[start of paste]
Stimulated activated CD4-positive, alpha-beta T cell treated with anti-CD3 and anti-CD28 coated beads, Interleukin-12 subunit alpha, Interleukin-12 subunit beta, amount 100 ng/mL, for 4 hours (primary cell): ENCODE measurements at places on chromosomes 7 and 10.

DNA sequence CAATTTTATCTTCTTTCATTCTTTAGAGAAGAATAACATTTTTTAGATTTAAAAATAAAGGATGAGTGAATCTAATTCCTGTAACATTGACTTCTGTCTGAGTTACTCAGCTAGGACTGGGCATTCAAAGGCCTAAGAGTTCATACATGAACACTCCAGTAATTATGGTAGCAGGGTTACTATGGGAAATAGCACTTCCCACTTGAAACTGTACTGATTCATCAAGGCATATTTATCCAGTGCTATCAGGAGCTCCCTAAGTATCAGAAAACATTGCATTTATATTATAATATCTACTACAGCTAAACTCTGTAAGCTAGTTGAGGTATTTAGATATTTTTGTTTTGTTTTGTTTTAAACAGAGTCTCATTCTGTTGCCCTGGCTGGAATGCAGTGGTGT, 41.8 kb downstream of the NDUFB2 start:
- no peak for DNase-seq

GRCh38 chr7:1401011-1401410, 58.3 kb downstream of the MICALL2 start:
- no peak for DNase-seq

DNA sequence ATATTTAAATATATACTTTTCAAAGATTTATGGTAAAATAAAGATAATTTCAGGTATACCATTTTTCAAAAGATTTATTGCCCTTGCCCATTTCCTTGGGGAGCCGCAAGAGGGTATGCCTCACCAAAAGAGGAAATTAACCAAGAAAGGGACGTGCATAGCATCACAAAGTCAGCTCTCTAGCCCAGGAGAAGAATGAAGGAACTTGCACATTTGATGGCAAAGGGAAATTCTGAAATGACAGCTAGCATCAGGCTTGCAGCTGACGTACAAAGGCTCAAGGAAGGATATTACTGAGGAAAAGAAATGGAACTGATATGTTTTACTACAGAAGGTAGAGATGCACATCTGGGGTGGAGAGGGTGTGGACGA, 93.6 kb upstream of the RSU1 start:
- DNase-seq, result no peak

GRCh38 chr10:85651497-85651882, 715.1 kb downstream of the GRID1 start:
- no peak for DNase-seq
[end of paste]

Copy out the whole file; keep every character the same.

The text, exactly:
Stimulated activated CD4-positive, alpha-beta T cell treated with anti-CD3 and anti-CD28 coated beads, Interleukin-12 subunit alpha, Interleukin-12 subunit beta, amount 100 ng/mL, for 4 hours (primary cell): ENCODE measurements at places on chromosomes 7 and 10.

DNA sequence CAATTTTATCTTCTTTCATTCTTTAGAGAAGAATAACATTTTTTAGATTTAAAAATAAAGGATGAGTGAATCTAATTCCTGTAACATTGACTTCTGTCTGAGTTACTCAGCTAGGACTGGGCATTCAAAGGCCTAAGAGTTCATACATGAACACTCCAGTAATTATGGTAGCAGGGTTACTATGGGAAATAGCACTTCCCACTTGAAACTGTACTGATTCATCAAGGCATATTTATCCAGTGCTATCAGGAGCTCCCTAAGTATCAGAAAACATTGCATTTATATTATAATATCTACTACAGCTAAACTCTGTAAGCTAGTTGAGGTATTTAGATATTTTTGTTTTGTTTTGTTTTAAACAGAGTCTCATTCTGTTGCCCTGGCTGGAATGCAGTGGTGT, 41.8 kb downstream of the NDUFB2 start:
- no peak for DNase-seq

GRCh38 chr7:1401011-1401410, 58.3 kb downstream of the MICALL2 start:
- no peak for DNase-seq

DNA sequence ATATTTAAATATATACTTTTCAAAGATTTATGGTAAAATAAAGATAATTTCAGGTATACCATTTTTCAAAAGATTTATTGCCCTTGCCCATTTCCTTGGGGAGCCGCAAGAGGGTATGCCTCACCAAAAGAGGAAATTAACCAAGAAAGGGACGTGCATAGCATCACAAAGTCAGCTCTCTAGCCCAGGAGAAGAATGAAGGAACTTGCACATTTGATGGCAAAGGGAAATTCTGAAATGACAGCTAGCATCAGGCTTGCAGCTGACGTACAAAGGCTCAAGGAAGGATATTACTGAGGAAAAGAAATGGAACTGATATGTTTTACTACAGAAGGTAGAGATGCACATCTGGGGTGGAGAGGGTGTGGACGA, 93.6 kb upstream of the RSU1 start:
- DNase-seq, result no peak

GRCh38 chr10:85651497-85651882, 715.1 kb downstream of the GRID1 start:
- no peak for DNase-seq